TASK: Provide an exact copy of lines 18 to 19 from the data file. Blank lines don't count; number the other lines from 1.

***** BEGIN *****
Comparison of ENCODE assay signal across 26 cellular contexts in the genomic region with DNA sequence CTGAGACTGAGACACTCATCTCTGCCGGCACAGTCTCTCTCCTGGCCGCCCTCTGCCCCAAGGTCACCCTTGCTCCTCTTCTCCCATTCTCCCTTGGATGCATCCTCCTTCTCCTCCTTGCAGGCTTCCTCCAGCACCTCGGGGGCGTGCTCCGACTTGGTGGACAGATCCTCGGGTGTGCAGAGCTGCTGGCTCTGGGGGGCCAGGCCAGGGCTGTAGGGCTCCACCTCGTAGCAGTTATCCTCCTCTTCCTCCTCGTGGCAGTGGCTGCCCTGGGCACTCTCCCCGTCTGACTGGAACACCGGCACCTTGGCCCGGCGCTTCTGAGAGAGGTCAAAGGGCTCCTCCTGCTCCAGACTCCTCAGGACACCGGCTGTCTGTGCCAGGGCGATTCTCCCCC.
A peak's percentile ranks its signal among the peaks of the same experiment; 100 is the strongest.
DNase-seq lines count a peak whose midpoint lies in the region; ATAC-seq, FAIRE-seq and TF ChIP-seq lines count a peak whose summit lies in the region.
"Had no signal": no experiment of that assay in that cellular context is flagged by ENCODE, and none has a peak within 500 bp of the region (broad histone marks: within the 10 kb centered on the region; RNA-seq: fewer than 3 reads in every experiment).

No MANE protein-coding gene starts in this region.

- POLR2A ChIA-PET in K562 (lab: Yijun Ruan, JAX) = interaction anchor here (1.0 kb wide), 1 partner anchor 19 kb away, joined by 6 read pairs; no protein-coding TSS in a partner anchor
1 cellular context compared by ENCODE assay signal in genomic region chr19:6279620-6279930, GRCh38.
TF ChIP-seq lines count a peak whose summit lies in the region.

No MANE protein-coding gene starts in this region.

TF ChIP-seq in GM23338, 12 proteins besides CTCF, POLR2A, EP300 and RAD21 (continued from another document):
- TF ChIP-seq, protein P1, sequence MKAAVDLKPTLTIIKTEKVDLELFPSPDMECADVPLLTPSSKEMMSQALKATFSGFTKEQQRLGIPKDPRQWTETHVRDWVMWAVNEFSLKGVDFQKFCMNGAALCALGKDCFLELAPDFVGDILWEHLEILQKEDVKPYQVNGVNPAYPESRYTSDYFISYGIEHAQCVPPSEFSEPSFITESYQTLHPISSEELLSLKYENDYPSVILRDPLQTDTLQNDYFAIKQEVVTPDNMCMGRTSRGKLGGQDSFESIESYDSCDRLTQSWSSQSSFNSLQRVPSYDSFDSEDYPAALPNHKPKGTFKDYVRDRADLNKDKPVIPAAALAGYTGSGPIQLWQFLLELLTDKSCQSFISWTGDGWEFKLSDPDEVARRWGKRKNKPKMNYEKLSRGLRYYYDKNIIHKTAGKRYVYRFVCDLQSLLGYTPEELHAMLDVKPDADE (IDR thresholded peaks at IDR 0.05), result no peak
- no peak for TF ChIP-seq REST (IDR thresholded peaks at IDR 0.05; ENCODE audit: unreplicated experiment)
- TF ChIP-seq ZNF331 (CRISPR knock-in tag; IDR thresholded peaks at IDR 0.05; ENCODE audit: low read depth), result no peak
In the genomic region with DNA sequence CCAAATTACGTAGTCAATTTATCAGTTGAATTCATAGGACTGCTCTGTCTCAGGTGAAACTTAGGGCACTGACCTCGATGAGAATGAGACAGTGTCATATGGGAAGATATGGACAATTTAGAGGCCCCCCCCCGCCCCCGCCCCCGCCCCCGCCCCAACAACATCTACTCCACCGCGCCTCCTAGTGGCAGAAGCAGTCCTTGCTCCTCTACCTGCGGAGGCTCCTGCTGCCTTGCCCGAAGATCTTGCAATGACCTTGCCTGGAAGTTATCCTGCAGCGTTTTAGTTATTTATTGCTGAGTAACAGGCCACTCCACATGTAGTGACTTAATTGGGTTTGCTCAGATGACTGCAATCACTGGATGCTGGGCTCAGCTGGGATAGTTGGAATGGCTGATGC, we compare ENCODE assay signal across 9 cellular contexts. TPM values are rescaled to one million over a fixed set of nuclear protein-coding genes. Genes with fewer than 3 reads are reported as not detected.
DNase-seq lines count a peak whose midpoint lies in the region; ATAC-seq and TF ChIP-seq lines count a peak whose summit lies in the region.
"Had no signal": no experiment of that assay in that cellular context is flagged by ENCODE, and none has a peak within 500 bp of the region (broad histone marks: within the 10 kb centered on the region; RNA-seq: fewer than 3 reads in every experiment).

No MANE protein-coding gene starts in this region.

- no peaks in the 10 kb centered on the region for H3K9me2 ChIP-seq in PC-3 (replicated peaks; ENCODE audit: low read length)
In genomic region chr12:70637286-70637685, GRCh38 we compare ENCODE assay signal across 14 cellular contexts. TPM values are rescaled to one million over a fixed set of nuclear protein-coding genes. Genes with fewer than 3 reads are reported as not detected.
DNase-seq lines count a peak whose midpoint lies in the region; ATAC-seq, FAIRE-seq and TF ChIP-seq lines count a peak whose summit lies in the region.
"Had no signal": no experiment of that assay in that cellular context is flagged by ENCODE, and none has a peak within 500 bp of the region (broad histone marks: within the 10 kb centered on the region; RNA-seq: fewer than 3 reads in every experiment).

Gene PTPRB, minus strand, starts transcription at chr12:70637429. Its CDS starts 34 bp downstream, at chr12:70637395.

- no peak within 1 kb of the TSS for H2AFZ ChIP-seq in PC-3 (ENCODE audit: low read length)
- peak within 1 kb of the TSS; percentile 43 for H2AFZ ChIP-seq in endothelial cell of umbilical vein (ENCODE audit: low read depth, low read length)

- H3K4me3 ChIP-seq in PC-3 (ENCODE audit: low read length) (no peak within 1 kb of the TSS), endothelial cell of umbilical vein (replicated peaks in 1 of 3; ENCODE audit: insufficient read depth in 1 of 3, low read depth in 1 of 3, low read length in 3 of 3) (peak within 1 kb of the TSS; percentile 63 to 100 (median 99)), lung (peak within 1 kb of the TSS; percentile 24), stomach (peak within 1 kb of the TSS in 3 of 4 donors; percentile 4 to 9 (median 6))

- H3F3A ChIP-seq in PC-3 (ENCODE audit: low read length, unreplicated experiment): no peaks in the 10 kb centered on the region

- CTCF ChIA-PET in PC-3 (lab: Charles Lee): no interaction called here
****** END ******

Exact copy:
- no peaks in the 10 kb centered on the region for H3K9me2 ChIP-seq in PC-3 (replicated peaks; ENCODE audit: low read length)
In genomic region chr12:70637286-70637685, GRCh38 we compare ENCODE assay signal across 14 cellular contexts. TPM values are rescaled to one million over a fixed set of nuclear protein-coding genes. Genes with fewer than 3 reads are reported as not detected.